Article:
In a recent CNN Townhall, a young trans person named Niko from Arlington, VA asked the current governor in Virginia about bathroom policies, “Look at me, I am a transgender man. Do you really think that the girls in my high school would feel comfortable sharing a restroom with me?” Governor Youngkin’s response never directly answered Niko’s question, but prompted by the moderator, Youngkin went on to describe the important role of parents and how much parents matter. Youngkin then followed on with, “See, there’s a basic rule here—children belong to parents. Not to the state, not schools, not to bureaucrats, but to parents, and that’s where the first step has to be.”
On the surface, the idea that children belong to their parents seems benign and almost correct. Indeed, parents are responsible for caring for and raising children, but do children really “belong” to their parents? “Belonging” to someone implies possession, ownership and control. These ideas reflect a stained history of ownership and control of humans in this country. From enslaving African people to removing indigenous people from their land to forcing Japanese American people into internment camps, to most recently, putting young Latine children in cages and permanently separating them from their parents (in this case, children apparently did not belong to their parents, but rather to the state).
However, when we hear the term “belonging” in relation to an organization or system (rather than another human) ideas of connection, as well as being seen, accepted, and affirmed for who we are at the fore. Some of the most recent diversity, equity, and inclusion (DEI) efforts within organizations include an emphasis on belonging. This includes a focus on psychological safety, or feeling safe to speak up and be yourself– a key component to feeling like we belong.
Same word, two very different ideas—belonging to another human reflects control, while belonging to an organization or system reflects connection. Some have noted that control is antithetical to connection, or in the words of Brene Brown, “the near enemy of connection is control.” That is, if we are trying to control someone, we will have a hard time connecting with them. As parents, we want children to do what we are asking of them—or to comply–whether it is brushing their teeth, cleaning their room, or coming home from a friend’s house at a specific time. We can focus on children’s compliance through a lens of control or connection. Compliance grounded in control, uses rewards and punishments to control children’s behavior. Children comply out of fear of getting in trouble, and over time are at risk of their own needs not being met. On the other hand, children who do what is asked of them because of their connection with others operate out of consideration for and ability to take perspective on other’s needs. These connection and perspective-taking skills also foster children’s abilities to consider their own needs.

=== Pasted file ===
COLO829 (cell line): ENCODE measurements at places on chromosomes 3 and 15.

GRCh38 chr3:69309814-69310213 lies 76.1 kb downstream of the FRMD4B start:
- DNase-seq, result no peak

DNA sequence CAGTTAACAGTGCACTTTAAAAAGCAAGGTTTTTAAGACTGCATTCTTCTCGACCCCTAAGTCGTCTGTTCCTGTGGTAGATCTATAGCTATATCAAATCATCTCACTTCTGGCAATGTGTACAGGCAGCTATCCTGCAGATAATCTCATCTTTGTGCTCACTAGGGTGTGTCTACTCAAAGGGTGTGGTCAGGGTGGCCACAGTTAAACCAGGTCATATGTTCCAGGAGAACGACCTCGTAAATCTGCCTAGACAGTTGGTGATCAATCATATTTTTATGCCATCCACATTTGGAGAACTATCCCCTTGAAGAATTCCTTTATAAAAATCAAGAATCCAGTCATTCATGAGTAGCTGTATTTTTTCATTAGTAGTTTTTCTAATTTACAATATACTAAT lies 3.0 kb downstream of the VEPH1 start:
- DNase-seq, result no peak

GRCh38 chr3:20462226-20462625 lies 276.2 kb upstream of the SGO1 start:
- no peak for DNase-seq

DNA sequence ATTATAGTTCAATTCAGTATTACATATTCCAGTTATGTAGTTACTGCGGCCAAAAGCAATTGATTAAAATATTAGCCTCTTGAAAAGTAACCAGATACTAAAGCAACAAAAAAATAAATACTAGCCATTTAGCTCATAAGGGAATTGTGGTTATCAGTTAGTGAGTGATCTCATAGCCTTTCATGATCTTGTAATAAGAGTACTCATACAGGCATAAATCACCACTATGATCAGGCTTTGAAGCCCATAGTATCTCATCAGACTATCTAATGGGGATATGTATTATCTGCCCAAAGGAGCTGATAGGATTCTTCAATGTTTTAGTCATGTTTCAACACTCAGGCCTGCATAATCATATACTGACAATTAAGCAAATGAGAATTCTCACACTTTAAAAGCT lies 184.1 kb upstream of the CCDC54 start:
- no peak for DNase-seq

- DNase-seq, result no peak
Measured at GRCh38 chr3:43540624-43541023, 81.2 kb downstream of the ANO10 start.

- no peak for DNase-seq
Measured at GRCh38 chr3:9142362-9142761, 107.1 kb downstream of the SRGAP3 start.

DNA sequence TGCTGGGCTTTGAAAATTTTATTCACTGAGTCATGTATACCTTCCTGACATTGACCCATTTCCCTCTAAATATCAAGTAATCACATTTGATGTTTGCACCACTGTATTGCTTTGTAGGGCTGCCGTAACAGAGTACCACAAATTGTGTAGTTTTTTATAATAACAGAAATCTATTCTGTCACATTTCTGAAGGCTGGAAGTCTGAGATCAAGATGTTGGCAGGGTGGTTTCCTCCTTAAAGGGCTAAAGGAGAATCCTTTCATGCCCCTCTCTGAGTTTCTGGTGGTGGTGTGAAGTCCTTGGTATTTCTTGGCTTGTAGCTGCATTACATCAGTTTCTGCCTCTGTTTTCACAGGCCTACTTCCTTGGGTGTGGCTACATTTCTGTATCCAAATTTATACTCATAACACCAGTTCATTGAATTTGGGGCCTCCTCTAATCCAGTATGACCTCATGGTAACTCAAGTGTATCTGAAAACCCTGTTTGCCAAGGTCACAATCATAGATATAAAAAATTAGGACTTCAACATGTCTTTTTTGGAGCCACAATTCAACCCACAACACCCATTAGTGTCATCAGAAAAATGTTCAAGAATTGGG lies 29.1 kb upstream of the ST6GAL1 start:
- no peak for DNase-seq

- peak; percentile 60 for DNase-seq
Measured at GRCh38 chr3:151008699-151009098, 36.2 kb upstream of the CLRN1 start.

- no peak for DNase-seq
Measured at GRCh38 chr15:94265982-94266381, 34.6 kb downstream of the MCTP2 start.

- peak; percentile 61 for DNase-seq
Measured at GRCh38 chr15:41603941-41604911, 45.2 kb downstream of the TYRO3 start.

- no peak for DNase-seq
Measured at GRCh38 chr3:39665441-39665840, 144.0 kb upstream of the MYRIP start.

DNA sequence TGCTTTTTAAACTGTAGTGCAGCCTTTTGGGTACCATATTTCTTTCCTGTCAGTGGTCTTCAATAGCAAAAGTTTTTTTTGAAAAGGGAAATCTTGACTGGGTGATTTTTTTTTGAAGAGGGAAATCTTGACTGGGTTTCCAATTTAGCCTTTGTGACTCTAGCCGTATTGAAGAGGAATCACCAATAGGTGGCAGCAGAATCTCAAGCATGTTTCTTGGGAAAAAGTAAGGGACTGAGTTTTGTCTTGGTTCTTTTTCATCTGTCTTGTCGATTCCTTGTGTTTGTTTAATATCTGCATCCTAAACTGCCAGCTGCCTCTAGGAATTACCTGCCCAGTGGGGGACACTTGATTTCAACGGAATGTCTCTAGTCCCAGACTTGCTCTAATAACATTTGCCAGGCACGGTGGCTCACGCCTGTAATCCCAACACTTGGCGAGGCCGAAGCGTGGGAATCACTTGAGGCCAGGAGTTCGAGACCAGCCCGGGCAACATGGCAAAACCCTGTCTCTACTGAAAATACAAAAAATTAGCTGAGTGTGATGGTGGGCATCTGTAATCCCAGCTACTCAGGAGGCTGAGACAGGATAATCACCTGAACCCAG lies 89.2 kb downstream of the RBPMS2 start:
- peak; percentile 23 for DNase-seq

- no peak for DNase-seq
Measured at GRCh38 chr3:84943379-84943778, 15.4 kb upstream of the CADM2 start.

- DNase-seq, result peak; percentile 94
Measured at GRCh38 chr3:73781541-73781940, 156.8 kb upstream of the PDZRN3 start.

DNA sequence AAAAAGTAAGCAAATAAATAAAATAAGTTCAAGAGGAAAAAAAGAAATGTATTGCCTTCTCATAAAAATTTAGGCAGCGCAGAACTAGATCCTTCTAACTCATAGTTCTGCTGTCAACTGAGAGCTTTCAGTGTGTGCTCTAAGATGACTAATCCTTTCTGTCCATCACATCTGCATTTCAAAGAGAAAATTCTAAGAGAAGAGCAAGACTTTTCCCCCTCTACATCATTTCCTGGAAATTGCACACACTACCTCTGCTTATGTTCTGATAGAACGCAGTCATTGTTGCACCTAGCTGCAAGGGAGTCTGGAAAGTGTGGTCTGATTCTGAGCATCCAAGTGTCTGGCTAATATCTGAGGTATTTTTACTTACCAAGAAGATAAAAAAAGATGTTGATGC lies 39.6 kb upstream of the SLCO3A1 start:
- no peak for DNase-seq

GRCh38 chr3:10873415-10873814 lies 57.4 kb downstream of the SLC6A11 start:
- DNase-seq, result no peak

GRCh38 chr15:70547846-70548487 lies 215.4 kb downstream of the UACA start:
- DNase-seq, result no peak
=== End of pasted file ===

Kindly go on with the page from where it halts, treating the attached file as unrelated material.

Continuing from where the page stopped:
So, how do we build connection with our children to not only help our households run more smoothly, but also to support healthy development? As an early childhood education professor, I often turn to the wisdom of good early childhood practice, which can be applied well beyond the early childhood years. Much of high-quality early childhood education is grounded in the idea of “following children’s leads,” and “leading by being led.” These ideas are rooted in ideas of connection and the notion that children know themselves, have agency, and ought to be directors of their lives. Following children’s leads does not negate the importance of adults guiding children and ensuring children’s safety, but it also supports the development of an internal locus of control within children. And importantly, this internal knowing or trust of oneself bolsters children’s confidence and self-esteem, and positive mental health over time. As parents, children’s individuation or seeing oneself as separate from us, while it can be challenging for some of us, is extremely important to healthy development. In fact, this individuation in adolescence is imperative for youth to successfully traverse through this stage of development. It has been noted that the job of a parent of a teen is to be disagreed with by their teen, to best support their teen’s developmental process of saying, “I am not you.”
As children and youth begin to individuate and consistently tell us and show us, “I am not you,” we may feel the urge to double down on control. These tendencies to try to control children’s individuation can be especially harmful for gender expansive (GE) youth, whose sense of self and self-expression may be very far from who the parent is. Each time a parent tries to control how their GE child is expressing or identifying, to meet their needs as a parent, they send the message to their child, “You are not okay as you are, you don’t belong, my love is conditional.” However, each time we reflect back connection by following our children’s lead, we build their self-esteem by reminding them that they know who they are, and importantly, who they are belongs in this world, and the only person they belong to is themselves. In our family, one of the most important rules we have is that we can all live in our bodies as we wish.
While my partner and I are raising our children, entrusted to us by God, the universe, and science, we do not own them. While we hope to guide and teach them how to be stewards of a more just world, they are not our property to control. So, as I recall Governor Youngkin’s assertion that children belong to their parents, as a parent and an early childhood professional, I respectfully disagree: All children belong in this world just as they see themselves to be, and most importantly, children belong to no one but themselves.
To read more from Colleen, please visit her website, Raising Unicorns.
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